If you were to ask the average college or community college student who geoscientists are and what they do, the responses are likely to be highly varied. Geoscientist is often not an aspirational career path and as a result it is sometimes challenging to help students see themselves as geoscientists. In addition, many students have the false impression that once you embark on a major you have a linear path to a career in that field. In reality, career pathways are highly non-linear; no single career pathway exists in geosciences or any STEM field (NAS, 2011). During three summer internships hosted by UNAVCO (an NSF-funded science facility), we provide a multi-faceted professional development program led by facility staff to both build skills and expose students to opportunities within geosciences. We developed the "Career Circle" as a fun, informal opportunity for student interns to meet geoscience professionals and learn about their varied career pathways. The goal of the Career Circle is for students to meet professionals working in various aspects of geoscience, learn about that professional's background and pathway, and have an open-ended discussion about their experience with geoscience. Over the five years we have conducted Career Circles as a weekly activity during our summer internship programs, this activity is consistently ranked as the most valuable part of their professional development experience. Read more...
M3G: Music as a Metaphor in Mining Geostatistics
STEINAR LØVE ELLEFMO (firstname.lastname@example.org) and TORKJELL BREIVIK (email@example.com) are affi liated with the Department of Geoscience and Petroleum at Norwegian University of Science and Technology, Trondheim, Norway, where Ellefmo is an associate professor and Breivik is chief engineer. MICAH NEHRING (firstname.lastname@example.org) and JULIE BALLANTYNE (email@example.com) are affi liated with University of Queensland, Brisbane, Australia, where Nehring is a lecturer in the School of Mechanical and Mining Engineering and Ballantyne is an associate professor in the School of Music.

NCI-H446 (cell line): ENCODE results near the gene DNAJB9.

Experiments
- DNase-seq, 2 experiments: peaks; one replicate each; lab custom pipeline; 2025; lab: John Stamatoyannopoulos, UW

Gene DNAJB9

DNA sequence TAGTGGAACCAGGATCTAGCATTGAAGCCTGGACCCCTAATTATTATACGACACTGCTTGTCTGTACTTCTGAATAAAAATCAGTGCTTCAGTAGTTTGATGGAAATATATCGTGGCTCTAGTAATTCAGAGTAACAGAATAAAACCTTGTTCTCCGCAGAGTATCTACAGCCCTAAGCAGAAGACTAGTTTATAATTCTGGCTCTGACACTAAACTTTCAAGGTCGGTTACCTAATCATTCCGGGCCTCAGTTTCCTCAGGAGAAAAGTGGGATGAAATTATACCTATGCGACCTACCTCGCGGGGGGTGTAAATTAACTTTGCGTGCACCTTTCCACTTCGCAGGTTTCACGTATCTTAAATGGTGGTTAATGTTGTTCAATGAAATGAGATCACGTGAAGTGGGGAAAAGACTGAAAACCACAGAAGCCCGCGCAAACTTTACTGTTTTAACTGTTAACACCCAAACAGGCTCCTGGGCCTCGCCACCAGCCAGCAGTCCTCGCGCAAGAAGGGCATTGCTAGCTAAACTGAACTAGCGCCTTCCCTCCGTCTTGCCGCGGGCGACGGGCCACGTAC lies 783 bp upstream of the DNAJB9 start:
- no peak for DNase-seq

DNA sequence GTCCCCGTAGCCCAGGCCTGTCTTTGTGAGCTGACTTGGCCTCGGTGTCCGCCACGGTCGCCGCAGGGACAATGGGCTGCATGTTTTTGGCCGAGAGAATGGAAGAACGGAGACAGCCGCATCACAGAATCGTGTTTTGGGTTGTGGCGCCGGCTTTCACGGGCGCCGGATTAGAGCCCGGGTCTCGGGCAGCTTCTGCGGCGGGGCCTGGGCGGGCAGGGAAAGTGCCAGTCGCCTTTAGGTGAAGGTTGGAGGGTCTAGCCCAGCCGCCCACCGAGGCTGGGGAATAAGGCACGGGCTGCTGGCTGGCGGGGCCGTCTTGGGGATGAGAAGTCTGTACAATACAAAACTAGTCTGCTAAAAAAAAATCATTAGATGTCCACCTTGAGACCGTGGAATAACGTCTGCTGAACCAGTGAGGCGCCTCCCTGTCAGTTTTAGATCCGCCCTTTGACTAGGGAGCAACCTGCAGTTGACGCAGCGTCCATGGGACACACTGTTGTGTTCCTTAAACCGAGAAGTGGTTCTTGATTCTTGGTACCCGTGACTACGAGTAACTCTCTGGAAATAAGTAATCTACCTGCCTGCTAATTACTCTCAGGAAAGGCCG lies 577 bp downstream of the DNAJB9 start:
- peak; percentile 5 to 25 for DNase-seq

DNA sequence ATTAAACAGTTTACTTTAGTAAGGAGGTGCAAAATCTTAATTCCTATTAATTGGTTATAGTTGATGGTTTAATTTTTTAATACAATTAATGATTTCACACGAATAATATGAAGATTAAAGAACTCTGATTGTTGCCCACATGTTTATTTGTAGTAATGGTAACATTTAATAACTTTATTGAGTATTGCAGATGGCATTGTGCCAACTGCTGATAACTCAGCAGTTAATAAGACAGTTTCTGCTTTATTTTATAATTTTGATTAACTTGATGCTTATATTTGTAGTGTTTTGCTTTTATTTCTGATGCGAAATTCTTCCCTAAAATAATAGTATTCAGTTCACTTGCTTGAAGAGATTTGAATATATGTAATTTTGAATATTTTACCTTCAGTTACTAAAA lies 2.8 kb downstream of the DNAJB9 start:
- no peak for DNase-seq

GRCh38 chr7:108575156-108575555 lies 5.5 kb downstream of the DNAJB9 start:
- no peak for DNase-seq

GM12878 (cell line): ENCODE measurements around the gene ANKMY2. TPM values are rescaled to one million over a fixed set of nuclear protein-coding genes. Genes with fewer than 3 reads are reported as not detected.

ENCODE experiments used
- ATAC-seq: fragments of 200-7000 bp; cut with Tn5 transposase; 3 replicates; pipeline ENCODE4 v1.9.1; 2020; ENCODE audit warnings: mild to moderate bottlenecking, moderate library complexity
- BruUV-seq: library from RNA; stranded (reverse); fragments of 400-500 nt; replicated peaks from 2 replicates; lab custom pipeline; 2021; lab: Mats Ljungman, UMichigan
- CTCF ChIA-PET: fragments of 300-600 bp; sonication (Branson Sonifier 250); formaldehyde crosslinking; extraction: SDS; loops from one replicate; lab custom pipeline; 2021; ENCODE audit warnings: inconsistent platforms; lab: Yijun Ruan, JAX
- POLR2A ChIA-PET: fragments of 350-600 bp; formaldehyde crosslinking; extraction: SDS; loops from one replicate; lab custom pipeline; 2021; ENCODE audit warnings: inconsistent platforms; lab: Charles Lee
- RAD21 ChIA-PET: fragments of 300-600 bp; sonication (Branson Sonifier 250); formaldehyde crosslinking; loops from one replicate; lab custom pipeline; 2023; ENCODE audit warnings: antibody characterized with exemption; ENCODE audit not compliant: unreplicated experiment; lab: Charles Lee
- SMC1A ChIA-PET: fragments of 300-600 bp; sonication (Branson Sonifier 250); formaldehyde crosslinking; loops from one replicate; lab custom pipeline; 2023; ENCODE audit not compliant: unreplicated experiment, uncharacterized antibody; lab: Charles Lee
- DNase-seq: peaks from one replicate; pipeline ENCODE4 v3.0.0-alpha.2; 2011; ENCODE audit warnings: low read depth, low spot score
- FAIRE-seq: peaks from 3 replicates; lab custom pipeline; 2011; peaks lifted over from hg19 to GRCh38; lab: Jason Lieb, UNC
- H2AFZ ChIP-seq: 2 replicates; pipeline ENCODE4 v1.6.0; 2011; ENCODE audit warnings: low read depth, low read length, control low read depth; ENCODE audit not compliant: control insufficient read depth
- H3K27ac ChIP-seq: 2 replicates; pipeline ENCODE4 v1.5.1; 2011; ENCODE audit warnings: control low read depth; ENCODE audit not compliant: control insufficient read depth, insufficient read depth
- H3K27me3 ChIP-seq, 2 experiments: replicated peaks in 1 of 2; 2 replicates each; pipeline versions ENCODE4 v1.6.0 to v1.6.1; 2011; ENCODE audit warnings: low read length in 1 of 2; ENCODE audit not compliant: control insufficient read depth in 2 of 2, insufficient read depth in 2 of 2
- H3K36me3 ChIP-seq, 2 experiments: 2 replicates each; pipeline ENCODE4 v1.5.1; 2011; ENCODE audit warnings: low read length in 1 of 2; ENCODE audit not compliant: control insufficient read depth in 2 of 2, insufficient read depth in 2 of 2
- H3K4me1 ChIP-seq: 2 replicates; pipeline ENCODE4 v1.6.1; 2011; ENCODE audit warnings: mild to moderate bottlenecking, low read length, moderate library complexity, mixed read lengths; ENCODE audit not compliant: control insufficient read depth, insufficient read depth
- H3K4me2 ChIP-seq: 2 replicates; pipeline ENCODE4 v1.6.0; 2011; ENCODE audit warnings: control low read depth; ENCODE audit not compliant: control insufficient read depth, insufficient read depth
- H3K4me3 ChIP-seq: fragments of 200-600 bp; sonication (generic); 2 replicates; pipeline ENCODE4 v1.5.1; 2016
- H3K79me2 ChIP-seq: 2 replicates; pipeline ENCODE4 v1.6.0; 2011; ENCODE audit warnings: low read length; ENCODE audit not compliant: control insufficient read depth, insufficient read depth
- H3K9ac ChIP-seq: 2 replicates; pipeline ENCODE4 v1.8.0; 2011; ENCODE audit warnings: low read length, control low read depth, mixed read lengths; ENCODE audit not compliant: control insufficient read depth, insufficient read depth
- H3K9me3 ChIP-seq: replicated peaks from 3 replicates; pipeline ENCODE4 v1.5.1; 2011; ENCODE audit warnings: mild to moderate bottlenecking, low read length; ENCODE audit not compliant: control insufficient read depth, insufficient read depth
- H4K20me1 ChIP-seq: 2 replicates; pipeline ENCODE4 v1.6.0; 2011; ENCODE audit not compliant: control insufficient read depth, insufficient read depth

Our society needs mining. Mined minerals and metals are constituents in everything from toothpaste, computers, and cars to mobile phones and wine bottles. The work towards replacing petroleum-based energy production with renewable energy and e-mobility requires significant amounts of metals such as copper, nickel, cobalt and rare earth elements. Mining is a complex engineering endeavor where one must handle uncertainties linked to social, legal, ecological, technical and geological factors. To quantify environmental or geological uncertainties and the associated risks, geologists and mining engineers use geostatistics. Estimating and assessing value of "grade in the ground" is fundamental to any mining project. Teaching mining engineering students how to use geostatistics to understand the viability of a potential mine is therefore important.